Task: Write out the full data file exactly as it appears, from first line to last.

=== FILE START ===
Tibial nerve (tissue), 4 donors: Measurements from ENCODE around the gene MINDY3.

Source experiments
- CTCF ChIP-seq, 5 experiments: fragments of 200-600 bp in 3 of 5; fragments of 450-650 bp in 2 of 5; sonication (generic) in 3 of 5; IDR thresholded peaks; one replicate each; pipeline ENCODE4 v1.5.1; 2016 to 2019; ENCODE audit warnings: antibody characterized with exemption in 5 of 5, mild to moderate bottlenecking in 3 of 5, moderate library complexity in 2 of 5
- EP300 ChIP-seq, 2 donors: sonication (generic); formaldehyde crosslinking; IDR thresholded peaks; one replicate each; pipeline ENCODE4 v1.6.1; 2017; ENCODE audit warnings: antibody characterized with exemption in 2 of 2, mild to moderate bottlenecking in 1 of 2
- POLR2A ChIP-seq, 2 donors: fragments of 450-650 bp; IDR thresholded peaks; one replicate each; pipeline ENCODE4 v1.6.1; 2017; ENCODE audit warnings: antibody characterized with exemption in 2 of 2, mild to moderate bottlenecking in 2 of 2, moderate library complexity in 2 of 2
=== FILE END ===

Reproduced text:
Tibial nerve (tissue), 4 donors: Measurements from ENCODE around the gene MINDY3.

Source experiments
- CTCF ChIP-seq, 5 experiments: fragments of 200-600 bp in 3 of 5; fragments of 450-650 bp in 2 of 5; sonication (generic) in 3 of 5; IDR thresholded peaks; one replicate each; pipeline ENCODE4 v1.5.1; 2016 to 2019; ENCODE audit warnings: antibody characterized with exemption in 5 of 5, mild to moderate bottlenecking in 3 of 5, moderate library complexity in 2 of 5
- EP300 ChIP-seq, 2 donors: sonication (generic); formaldehyde crosslinking; IDR thresholded peaks; one replicate each; pipeline ENCODE4 v1.6.1; 2017; ENCODE audit warnings: antibody characterized with exemption in 2 of 2, mild to moderate bottlenecking in 1 of 2
- POLR2A ChIP-seq, 2 donors: fragments of 450-650 bp; IDR thresholded peaks; one replicate each; pipeline ENCODE4 v1.6.1; 2017; ENCODE audit warnings: antibody characterized with exemption in 2 of 2, mild to moderate bottlenecking in 2 of 2, moderate library complexity in 2 of 2